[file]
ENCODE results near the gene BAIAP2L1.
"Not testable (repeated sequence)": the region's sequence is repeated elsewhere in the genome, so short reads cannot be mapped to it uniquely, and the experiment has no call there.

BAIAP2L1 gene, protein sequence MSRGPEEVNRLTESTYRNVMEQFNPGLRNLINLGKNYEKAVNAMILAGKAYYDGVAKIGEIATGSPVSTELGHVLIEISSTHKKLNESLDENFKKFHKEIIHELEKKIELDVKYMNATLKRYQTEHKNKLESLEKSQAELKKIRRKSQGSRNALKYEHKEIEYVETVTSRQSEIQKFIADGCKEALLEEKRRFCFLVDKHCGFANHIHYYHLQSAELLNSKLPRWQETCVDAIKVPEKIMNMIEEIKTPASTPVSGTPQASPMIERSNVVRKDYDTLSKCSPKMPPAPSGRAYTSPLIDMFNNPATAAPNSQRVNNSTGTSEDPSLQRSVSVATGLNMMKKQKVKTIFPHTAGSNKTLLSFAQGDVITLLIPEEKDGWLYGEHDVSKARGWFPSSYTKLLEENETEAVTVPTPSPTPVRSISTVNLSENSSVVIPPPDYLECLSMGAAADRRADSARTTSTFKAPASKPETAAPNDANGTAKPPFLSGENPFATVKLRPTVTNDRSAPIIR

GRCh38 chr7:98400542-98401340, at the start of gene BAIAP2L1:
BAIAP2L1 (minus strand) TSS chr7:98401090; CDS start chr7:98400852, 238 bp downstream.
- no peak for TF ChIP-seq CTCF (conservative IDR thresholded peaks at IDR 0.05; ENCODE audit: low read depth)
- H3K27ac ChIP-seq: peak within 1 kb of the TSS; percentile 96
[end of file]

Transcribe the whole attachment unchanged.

ENCODE results near the gene BAIAP2L1.
"Not testable (repeated sequence)": the region's sequence is repeated elsewhere in the genome, so short reads cannot be mapped to it uniquely, and the experiment has no call there.

BAIAP2L1 gene, protein sequence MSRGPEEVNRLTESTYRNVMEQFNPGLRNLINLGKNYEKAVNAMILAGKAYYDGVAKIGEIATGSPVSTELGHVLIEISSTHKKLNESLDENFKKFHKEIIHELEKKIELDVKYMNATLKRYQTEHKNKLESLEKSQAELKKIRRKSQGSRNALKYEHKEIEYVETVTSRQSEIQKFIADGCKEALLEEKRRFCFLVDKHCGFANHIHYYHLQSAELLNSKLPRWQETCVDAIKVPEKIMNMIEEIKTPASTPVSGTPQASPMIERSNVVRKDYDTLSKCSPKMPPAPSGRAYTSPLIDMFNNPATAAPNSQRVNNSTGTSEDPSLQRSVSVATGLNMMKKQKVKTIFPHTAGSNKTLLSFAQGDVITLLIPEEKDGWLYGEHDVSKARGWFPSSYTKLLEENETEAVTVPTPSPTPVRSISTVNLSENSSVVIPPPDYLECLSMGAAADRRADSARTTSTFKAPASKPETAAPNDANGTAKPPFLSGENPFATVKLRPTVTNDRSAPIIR

GRCh38 chr7:98400542-98401340, at the start of gene BAIAP2L1:
BAIAP2L1 (minus strand) TSS chr7:98401090; CDS start chr7:98400852, 238 bp downstream.
- no peak for TF ChIP-seq CTCF (conservative IDR thresholded peaks at IDR 0.05; ENCODE audit: low read depth)
- H3K27ac ChIP-seq: peak within 1 kb of the TSS; percentile 96